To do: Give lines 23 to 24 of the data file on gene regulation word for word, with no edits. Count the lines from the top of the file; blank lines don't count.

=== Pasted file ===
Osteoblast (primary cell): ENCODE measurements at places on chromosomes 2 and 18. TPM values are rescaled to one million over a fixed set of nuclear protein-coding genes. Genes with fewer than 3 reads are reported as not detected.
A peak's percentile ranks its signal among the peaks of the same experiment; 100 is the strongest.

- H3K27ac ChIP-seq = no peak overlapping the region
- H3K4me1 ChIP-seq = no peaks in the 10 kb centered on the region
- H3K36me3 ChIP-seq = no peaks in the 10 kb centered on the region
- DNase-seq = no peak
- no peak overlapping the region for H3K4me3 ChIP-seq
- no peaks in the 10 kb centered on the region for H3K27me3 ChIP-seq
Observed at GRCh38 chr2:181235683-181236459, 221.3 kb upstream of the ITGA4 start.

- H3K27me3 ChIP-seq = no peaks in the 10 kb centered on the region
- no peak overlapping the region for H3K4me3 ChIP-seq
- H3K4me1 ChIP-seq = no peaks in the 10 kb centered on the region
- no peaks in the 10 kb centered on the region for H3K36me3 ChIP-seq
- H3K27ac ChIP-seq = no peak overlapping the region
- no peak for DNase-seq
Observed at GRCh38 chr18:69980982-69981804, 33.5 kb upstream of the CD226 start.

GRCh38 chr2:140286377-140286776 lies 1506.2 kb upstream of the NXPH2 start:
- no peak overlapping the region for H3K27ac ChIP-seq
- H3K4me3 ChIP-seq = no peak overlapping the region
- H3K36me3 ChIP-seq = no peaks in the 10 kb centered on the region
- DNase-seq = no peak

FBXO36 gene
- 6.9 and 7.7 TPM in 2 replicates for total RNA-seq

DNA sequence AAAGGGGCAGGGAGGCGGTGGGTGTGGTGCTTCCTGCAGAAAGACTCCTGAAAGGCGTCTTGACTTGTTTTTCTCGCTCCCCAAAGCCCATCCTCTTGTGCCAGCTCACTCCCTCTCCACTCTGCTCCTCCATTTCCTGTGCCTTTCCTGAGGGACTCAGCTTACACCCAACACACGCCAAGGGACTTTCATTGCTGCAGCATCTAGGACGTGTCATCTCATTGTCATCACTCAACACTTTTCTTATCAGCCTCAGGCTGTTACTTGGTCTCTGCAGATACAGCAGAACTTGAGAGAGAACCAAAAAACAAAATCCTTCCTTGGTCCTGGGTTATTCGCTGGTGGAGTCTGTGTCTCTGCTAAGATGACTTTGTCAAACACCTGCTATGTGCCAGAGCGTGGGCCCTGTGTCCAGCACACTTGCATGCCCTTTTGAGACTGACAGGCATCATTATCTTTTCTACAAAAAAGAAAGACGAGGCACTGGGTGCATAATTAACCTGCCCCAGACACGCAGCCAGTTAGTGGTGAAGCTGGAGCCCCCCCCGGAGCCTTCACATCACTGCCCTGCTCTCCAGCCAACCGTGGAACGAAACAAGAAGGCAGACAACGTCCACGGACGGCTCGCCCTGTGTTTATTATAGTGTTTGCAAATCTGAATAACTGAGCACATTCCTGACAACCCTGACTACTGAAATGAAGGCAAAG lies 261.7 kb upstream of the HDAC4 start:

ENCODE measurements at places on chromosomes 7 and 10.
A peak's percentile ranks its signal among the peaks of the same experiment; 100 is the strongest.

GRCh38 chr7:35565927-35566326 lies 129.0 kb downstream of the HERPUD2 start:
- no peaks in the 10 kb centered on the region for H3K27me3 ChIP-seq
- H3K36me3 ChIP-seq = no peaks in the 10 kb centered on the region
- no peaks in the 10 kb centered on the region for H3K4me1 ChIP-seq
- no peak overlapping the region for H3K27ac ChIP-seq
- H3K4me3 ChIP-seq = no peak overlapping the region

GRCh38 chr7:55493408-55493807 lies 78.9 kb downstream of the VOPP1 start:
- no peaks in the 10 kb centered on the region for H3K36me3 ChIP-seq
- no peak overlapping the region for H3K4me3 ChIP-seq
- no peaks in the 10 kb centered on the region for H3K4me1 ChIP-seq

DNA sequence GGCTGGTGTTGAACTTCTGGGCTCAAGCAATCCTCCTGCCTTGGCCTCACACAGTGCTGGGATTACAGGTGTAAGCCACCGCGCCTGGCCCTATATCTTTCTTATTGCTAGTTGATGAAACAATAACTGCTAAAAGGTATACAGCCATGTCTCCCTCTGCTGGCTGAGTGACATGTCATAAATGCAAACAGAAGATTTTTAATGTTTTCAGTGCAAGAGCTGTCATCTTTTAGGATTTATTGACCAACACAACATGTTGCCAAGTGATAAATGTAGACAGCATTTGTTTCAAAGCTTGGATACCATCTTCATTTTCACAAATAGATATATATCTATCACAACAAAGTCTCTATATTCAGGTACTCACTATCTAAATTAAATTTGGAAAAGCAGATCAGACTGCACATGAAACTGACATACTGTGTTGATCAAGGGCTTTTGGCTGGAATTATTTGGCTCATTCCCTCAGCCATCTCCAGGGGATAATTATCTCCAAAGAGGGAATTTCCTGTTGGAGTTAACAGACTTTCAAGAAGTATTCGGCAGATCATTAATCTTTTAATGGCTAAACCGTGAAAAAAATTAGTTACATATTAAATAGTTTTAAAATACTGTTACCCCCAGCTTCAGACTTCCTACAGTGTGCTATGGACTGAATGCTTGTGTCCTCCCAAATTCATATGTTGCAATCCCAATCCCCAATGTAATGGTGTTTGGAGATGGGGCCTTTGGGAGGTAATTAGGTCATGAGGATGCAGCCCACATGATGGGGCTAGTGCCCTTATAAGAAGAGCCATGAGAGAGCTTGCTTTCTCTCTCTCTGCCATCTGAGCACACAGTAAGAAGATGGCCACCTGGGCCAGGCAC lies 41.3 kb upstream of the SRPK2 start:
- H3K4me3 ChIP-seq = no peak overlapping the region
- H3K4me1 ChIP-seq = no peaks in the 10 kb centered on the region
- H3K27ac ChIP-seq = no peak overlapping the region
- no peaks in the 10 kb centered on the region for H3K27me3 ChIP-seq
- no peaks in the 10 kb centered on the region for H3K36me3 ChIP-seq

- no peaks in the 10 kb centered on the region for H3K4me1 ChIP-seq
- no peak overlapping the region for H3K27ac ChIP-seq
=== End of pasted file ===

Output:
- 6.9 and 7.7 TPM in 2 replicates for total RNA-seq

DNA sequence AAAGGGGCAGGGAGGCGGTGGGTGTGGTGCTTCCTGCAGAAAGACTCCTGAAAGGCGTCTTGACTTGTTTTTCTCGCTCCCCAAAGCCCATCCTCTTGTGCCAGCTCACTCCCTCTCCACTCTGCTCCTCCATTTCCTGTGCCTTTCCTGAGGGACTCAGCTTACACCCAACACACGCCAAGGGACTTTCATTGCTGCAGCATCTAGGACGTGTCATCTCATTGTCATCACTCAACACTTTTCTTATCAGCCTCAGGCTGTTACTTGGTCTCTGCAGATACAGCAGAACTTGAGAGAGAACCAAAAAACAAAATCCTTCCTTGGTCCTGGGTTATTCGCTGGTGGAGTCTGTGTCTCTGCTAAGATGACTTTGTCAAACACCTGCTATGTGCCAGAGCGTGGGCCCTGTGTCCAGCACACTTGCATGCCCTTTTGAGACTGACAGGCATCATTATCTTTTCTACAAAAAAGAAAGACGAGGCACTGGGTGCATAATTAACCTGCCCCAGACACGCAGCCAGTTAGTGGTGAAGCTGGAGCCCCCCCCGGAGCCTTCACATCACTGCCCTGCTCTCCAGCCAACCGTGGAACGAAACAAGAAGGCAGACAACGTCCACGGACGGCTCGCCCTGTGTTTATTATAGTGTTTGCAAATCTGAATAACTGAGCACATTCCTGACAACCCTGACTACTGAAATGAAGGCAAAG lies 261.7 kb upstream of the HDAC4 start: